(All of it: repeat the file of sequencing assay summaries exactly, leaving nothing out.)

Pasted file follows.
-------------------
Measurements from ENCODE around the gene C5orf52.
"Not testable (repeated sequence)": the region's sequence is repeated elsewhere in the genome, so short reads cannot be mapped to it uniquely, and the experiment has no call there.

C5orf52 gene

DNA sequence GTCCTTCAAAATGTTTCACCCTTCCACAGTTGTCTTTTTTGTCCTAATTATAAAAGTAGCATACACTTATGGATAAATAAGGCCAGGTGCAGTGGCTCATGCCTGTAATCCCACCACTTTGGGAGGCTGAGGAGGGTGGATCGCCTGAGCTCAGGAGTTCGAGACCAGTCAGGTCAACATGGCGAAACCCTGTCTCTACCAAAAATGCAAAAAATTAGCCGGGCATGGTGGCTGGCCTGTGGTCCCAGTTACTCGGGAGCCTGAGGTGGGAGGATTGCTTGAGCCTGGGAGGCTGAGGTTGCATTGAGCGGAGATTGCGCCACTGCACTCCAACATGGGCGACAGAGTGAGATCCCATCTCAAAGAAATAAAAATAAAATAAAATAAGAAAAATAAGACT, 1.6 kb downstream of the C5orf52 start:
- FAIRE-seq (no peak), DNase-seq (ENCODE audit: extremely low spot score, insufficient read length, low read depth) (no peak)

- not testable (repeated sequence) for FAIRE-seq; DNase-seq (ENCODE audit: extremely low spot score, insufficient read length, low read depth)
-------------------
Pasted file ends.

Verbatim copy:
Measurements from ENCODE around the gene C5orf52.
"Not testable (repeated sequence)": the region's sequence is repeated elsewhere in the genome, so short reads cannot be mapped to it uniquely, and the experiment has no call there.

C5orf52 gene

DNA sequence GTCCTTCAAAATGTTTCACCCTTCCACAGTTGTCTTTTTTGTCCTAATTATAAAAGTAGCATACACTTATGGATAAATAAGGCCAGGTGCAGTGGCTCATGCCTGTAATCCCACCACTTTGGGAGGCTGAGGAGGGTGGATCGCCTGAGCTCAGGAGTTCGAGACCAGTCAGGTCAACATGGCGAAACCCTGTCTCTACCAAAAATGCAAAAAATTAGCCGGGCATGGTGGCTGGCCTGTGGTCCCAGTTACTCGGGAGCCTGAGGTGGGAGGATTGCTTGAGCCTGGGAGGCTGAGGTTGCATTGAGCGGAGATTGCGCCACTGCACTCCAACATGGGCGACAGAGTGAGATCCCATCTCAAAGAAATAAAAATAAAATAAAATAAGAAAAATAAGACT, 1.6 kb downstream of the C5orf52 start:
- FAIRE-seq (no peak), DNase-seq (ENCODE audit: extremely low spot score, insufficient read length, low read depth) (no peak)

- not testable (repeated sequence) for FAIRE-seq; DNase-seq (ENCODE audit: extremely low spot score, insufficient read length, low read depth)